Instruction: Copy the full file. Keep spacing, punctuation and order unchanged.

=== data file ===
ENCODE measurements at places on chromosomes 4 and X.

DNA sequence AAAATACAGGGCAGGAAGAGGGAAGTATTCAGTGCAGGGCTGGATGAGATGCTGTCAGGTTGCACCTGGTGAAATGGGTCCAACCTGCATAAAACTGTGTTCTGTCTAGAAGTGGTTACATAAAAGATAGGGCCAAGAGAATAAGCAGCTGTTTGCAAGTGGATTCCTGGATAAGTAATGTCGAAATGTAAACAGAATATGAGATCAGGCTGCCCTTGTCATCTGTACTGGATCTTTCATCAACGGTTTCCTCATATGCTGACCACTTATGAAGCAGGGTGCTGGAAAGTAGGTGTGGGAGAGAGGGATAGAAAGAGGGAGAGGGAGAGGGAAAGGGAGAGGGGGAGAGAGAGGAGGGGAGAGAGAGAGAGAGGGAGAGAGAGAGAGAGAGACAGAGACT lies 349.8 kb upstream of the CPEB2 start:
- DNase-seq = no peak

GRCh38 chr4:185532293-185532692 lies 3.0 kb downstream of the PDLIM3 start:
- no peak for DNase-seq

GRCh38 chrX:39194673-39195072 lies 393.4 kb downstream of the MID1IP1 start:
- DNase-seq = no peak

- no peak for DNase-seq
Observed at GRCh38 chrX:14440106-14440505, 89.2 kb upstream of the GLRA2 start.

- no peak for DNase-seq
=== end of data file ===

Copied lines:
ENCODE measurements at places on chromosomes 4 and X.

DNA sequence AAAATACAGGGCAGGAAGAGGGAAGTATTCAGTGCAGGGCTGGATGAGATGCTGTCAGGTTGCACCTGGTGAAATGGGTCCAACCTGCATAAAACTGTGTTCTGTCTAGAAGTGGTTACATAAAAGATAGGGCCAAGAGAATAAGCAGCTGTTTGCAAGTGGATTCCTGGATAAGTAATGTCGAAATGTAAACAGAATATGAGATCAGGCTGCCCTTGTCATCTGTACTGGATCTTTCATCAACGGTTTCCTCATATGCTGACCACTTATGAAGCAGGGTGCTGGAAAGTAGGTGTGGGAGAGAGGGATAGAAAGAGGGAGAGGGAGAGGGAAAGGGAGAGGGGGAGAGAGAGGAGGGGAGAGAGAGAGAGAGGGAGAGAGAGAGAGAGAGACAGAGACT lies 349.8 kb upstream of the CPEB2 start:
- DNase-seq = no peak

GRCh38 chr4:185532293-185532692 lies 3.0 kb downstream of the PDLIM3 start:
- no peak for DNase-seq

GRCh38 chrX:39194673-39195072 lies 393.4 kb downstream of the MID1IP1 start:
- DNase-seq = no peak

- no peak for DNase-seq
Observed at GRCh38 chrX:14440106-14440505, 89.2 kb upstream of the GLRA2 start.

- no peak for DNase-seq